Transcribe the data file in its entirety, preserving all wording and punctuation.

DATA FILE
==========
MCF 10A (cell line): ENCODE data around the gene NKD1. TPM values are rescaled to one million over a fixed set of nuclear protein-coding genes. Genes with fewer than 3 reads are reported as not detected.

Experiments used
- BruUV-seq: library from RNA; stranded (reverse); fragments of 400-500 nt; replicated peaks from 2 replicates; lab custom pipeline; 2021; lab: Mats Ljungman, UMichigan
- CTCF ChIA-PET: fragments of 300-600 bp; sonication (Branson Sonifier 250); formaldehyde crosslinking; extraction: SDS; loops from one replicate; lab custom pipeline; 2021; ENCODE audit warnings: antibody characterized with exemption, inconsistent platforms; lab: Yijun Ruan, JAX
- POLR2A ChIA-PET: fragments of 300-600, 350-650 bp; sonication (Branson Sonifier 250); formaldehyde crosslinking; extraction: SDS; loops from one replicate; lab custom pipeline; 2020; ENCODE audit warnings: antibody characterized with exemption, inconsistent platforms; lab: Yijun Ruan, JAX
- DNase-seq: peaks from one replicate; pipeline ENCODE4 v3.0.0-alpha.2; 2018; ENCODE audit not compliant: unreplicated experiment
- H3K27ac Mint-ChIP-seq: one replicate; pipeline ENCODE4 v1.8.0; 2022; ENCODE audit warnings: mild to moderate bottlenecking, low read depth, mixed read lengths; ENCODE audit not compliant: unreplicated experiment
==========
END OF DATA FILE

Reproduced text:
MCF 10A (cell line): ENCODE data around the gene NKD1. TPM values are rescaled to one million over a fixed set of nuclear protein-coding genes. Genes with fewer than 3 reads are reported as not detected.

Experiments used
- BruUV-seq: library from RNA; stranded (reverse); fragments of 400-500 nt; replicated peaks from 2 replicates; lab custom pipeline; 2021; lab: Mats Ljungman, UMichigan
- CTCF ChIA-PET: fragments of 300-600 bp; sonication (Branson Sonifier 250); formaldehyde crosslinking; extraction: SDS; loops from one replicate; lab custom pipeline; 2021; ENCODE audit warnings: antibody characterized with exemption, inconsistent platforms; lab: Yijun Ruan, JAX
- POLR2A ChIA-PET: fragments of 300-600, 350-650 bp; sonication (Branson Sonifier 250); formaldehyde crosslinking; extraction: SDS; loops from one replicate; lab custom pipeline; 2020; ENCODE audit warnings: antibody characterized with exemption, inconsistent platforms; lab: Yijun Ruan, JAX
- DNase-seq: peaks from one replicate; pipeline ENCODE4 v3.0.0-alpha.2; 2018; ENCODE audit not compliant: unreplicated experiment
- H3K27ac Mint-ChIP-seq: one replicate; pipeline ENCODE4 v1.8.0; 2022; ENCODE audit warnings: mild to moderate bottlenecking, low read depth, mixed read lengths; ENCODE audit not compliant: unreplicated experiment